Kingston, Jamaica — The latest meeting of the International Seabed Authority (ISA) Council, a body made up of 36 governments, finishes today with opposition to deep sea mining still growing. During the session, the United Kingdom became the 23rd country to announce its support for a moratorium or a precautionary pause on deep sea mining. 

“Each new announcement of support for a moratorium is a beacon of hope for the deep sea and the global ocean. It reflects the growing recognition by the international community of the urgent need to protect our oceans. However, more countries still need to acknowledge that the world does not want or need deep sea mining and put the brakes on this industry”, said François Chartier, head of the Greenpeace International delegation attending the negotiations.

While the ISA’s negotiations on mining regulations, known as the mining code, remain far from being finalised, with many critical divergences of opinion persisting among state parties, more governmentsscientistsbusinessesIndigenous Peoples, and civil society groups continue to show their opposition to deep sea mining. This industry would bring about irreversible biodiversity loss to the global ocean, already under enormous stress from climate change, acidification, pollution, and other impacts resulting from human activities.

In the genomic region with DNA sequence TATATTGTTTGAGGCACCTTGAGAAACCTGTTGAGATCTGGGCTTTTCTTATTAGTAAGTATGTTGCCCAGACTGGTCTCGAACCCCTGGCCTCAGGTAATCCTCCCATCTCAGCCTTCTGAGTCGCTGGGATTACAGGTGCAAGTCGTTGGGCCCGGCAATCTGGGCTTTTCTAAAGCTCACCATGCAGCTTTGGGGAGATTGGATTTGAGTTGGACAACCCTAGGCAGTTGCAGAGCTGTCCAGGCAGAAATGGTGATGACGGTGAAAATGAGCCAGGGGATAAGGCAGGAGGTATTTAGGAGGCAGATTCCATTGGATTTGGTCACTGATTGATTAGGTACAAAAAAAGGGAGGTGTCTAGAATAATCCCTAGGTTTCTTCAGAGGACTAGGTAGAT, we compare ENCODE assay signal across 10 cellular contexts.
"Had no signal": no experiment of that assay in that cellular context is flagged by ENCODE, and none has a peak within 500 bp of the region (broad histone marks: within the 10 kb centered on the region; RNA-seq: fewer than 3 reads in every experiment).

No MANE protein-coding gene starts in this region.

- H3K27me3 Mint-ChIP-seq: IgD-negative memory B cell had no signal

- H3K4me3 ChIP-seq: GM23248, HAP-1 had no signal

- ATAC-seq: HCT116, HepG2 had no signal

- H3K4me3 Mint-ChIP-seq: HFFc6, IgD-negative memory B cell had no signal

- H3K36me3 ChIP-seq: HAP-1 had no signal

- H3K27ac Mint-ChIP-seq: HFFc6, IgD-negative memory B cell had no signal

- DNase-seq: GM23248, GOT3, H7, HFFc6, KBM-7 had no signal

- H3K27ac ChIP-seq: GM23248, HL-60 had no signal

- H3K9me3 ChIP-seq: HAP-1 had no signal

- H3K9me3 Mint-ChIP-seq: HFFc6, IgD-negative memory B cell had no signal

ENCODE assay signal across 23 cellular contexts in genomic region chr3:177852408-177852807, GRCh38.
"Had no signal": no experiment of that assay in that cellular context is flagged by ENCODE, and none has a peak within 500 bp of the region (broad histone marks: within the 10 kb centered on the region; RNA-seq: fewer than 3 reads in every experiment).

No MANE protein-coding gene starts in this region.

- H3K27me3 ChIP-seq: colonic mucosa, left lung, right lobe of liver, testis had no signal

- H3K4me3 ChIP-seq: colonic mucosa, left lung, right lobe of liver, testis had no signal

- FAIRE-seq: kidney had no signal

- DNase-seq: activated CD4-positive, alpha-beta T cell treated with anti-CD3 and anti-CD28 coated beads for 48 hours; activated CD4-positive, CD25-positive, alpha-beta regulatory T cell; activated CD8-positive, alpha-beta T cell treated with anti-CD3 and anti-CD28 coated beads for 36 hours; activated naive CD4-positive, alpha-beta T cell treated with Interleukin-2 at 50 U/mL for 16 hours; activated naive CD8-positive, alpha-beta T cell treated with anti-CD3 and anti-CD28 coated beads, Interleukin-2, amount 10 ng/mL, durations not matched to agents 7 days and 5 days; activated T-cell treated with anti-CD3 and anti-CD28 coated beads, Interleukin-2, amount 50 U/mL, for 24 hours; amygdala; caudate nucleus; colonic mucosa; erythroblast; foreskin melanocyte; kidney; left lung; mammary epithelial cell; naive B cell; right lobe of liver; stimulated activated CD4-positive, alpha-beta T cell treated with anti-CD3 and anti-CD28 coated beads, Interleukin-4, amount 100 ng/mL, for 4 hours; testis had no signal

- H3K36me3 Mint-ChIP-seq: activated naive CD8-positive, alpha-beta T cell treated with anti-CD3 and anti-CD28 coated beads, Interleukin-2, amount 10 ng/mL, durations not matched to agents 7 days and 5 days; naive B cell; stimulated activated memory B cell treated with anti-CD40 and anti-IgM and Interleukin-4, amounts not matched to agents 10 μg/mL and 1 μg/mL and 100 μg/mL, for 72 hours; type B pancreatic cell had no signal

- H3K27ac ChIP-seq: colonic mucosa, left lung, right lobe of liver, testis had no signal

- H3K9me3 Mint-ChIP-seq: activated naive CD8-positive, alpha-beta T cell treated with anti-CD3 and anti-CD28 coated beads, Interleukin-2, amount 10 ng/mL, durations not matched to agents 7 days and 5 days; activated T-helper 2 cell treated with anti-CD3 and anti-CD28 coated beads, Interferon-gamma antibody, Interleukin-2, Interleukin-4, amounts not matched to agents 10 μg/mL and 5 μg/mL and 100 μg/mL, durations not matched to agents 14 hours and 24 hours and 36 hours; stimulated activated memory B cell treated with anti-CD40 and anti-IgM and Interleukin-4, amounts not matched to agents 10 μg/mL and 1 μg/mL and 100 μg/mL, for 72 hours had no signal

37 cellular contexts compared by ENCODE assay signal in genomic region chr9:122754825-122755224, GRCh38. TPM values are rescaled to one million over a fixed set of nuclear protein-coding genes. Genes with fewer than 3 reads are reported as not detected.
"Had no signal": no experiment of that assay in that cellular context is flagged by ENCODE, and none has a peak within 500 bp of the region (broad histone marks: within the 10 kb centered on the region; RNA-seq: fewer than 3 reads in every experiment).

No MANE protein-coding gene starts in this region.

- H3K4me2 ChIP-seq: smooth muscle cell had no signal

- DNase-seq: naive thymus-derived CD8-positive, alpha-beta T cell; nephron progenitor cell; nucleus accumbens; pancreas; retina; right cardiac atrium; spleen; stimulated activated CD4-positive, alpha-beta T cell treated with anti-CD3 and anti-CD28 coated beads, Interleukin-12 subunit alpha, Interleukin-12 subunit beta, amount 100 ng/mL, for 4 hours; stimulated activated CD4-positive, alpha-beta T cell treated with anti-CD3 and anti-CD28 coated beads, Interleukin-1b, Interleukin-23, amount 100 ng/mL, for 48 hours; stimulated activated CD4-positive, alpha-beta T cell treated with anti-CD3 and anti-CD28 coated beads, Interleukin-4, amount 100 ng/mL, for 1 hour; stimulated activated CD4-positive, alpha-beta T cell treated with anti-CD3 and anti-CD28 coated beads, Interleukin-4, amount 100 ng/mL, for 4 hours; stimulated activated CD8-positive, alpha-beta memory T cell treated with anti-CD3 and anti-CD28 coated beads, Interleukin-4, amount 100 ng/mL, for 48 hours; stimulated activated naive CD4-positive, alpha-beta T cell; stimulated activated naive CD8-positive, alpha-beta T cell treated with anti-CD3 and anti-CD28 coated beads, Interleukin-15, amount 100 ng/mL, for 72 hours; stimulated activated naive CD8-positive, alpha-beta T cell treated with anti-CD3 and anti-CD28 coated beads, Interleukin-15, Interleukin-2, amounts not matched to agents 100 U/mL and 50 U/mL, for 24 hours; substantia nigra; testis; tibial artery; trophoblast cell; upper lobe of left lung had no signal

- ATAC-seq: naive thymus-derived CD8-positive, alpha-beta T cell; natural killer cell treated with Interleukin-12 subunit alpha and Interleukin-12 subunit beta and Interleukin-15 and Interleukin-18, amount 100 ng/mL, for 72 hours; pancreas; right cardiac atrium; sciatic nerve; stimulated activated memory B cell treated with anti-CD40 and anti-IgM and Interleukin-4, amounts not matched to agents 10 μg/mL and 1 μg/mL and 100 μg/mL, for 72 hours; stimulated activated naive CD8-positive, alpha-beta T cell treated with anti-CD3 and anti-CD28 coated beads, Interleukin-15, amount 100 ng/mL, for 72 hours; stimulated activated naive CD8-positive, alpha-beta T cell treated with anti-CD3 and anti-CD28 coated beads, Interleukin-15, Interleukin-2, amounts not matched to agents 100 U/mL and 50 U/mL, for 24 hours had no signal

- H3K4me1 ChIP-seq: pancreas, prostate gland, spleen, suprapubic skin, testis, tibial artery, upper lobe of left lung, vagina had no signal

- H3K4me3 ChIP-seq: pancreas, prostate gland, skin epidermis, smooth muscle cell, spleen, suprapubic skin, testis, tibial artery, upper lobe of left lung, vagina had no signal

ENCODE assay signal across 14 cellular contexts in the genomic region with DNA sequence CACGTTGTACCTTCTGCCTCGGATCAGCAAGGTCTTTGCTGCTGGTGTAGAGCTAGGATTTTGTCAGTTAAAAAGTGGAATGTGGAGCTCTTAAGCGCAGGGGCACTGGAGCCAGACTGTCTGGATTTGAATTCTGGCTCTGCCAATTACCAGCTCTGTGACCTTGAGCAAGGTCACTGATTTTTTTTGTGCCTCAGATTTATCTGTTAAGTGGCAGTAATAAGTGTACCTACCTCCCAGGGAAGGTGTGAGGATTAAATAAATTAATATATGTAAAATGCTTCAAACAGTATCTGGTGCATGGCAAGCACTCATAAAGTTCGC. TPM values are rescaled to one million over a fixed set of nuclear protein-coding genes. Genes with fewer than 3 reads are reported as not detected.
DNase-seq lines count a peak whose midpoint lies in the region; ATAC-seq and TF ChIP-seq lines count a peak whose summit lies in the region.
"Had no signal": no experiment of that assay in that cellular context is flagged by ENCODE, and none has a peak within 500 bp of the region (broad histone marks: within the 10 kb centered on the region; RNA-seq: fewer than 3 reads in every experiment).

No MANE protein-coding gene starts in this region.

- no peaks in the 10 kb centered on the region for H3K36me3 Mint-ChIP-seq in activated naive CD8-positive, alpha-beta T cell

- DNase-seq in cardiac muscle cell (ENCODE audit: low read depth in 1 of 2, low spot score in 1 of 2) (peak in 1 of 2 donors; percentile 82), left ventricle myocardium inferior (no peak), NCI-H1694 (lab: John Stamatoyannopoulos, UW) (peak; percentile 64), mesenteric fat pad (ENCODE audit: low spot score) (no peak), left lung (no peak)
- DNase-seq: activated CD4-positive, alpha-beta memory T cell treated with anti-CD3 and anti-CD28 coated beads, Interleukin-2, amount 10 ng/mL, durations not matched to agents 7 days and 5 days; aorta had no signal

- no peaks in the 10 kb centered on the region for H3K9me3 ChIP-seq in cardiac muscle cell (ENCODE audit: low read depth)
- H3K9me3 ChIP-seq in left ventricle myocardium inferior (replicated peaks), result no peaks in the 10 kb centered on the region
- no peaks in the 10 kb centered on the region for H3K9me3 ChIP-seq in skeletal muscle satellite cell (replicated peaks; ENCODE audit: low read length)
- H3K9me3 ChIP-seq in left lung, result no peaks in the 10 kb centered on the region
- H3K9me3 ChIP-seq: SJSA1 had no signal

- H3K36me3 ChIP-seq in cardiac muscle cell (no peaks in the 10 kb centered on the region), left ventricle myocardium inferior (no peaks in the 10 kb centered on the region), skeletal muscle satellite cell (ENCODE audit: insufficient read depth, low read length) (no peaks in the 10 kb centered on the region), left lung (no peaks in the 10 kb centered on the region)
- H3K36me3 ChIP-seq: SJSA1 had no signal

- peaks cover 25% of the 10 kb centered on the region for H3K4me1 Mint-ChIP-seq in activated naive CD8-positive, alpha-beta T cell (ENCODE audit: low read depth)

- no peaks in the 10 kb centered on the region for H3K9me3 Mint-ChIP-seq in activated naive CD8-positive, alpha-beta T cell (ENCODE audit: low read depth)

“We urge states to move away from negotiating a mining code that would pave the way for the start of another extractive industry and focus instead on putting in place a moratorium on deep sea mining. A moratorium is the only responsible way for states to fulfill their obligations under the Law of the Sea Convention to protect the marine environment,” said Chartier.

There is significant discomfort among some ISA delegations about being pushed to rush these negotiations simply because one single company, The Metals Company (TMC), is using a legal loophole known as the “two-year rule”[1] to speed up the process. 

“Contrary to what the deep sea mining industry claims, deep sea mining is not a solution to the climate crisis. Deep sea minerals are not needed for a green energy transition. Instead, it represents the continuation of the same extractive model that we have seen with oil and gas and will only serve to open the last remaining frontiers of the world—the deep ocean—to massive destruction,” said Chartier.    

The two-year rule provision embedded in the U.N. Convention on the Law of the Sea (UNCLOS) obligates the ISA to “consider and provisionally approve” applications two years after they are submitted, whether it has finalised regulations or not. At the deadline in July 2023, the ISA Council reached a decision that repeated governments’ unwillingness to green-light deep sea mining without any rules. However, TMC subsequently announced it will apply for an exploitation contract after the ISA’s meeting in July 2024, irrespective of whether governments have completed their work or not.